Unlike previous State of the Nation addresses, the president has presented real solutions to the current crisis, writes Vukani Mde.
Johannesburg - The economy and economic policy have taken centre stage as the ruling ANC attempts to arrest a slide in support that threatens to loosen its electoral grip on South Africa over the coming years.
It has become clear to the party, as it is to most observers, that South Africa’s economy has failed over the past 20 years to follow a more inclusive path, leaving millions of black South Africans mired in poverty despite state-led social support programmes aimed at alleviating the effects of persistent unemployment and poverty.
In addition, the inequalities inherited from apartheid have stubbornly remained and even increased by some measures, during 20 years of democracy.
It is now a South African cliché to remark on the “patience” of South Africans, meaning those previously subjugated by apartheid, as they wait for the quality of their lives to be changed by a government that has a delicate balance in trying to satisfy their aspirations while carefully managing an economy beset by structural limitations.
But the signs are already there that the limits of this legendary patience are close to being exhausted. While community-based protests are at least a decade-long phenomenon, their frequency and intensity has increased over the first five years of President Jacob Zuma’s government.
Their causes are complex and often vary from incident to incident, but bubbling under the surface in every one of them is growing frustration, even bitterness, over the slow pace of economic development.
Added to this is a worsening labour relations picture as organised workers increasingly refuse to listen to the mantra of wage restraint as income inequalities soar.
On the electoral front, the changing mood has led to at least two clear behavioural phenomena that, if unchecked, will spell disaster for the ANC sooner than later. The first is a declining level of participation in the electoral process. By the last count, only half of people who qualify cast a vote on May 7, and the ANC had the active consent of only 33 percent of adult South Africans.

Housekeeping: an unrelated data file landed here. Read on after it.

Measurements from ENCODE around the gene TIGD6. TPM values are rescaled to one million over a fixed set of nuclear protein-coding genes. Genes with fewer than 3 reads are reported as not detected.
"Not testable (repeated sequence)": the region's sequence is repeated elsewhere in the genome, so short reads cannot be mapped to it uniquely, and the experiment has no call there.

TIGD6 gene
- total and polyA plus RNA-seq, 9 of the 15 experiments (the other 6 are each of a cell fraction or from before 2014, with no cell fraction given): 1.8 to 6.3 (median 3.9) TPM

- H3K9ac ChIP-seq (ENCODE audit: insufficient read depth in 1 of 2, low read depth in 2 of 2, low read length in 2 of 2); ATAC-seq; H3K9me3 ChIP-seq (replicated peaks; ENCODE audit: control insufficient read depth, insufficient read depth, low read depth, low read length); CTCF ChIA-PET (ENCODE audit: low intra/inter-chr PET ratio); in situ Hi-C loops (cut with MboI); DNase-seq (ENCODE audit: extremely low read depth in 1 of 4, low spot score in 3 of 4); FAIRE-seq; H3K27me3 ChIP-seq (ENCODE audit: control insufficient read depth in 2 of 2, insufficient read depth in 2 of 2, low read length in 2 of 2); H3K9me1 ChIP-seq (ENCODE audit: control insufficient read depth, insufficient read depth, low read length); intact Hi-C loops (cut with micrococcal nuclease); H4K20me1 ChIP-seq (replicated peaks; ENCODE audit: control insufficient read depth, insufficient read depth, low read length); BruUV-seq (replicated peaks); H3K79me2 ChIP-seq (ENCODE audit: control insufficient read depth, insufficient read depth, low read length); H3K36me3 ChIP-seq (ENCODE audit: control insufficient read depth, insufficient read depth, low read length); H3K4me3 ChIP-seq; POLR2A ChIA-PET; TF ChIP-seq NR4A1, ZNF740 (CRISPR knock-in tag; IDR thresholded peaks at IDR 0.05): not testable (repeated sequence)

Some 17 million adult South Africans chose not to participate in the process, either by not going to the polls (7 million) or not bothering to register in the first place (10 million). The overwhelming majority of these “abstaining” citizens come from South Africa’s economically marginalised black townships and rural areas; in other words, the place from which the ANC still draws the bulk of its support.
The second phenomenon to be observed is the growing willingness of ANC voters to switch support to new parties that share the ruling party’s history and political traditions but have broken away from it.
The Congress of the People could win more than 7 percent of the vote in 2009, less than a year after the party’s formation, because it could dip into the ANC’s existing electoral pool. The same was true of the Economic Freedom Fighters this year, who polled 6 percent despite many voters’ real unease with Julius Malema.
What is the ANC to do? The suggested blueprint has taken at least a couple of years to emerge, if not in the party’s actions then at least in the rhetoric of its policy documents and public statements. It wants a “radical” rewrite of the post-1994 economic deal, or so it says.
“As we enter the second phase of our transition from apartheid to a national democratic society, we have to embark on radical socio-economic transformation to push back the triple challenges (inequality, poverty and unemployment). Change will not come about without some far-reaching interventions. The economy takes centre stage in this programme,” Zuma said in his state of the nation address this week.
But the party still wants to balance this increased and more thoroughgoing structural transformation of the economy with higher levels of economic growth (at least 5 percent per annum by 2019).
“It remains our strong belief that the most effective weapon in the campaign against poverty is the creation of decent work, and that creating work requires faster economic growth. To achieve this, we will embark on various measures and interventions to jump-start the economy.”
Zuma’s speech may not inspire poetry, as many pundits have pointed out. But it was significant for the insight it gave into the ruling ANC’s thinking on the economy over the next term of government. In parts bold and in others downright cowardly, the speech, and the “measures” Zuma outlined in it, were the very embodiment of the ANC’s internal contradictions.
The ANC has identified three main causal factors for weak economic performance. The first is the global economic environment, whether that refers to the pace of the recovery in Europe and the US, the slowdown in China, or the emergence of alternative markets on the African continent. The second factor is domestic political conditions, meaning everything from frayed labour relations to social instability resulting from inequality, poverty and unemployment. The third is South Africa`’s energy shortages. The last two of these constraining factors are within the ambit of the government to influence, and towards this end Zuma laid out essentially a 10-point plan encompassing everything from energy investments, steps to bolster food security and tabling a new way of doing things in urban planning and local government. The most significant and interesting proposals were: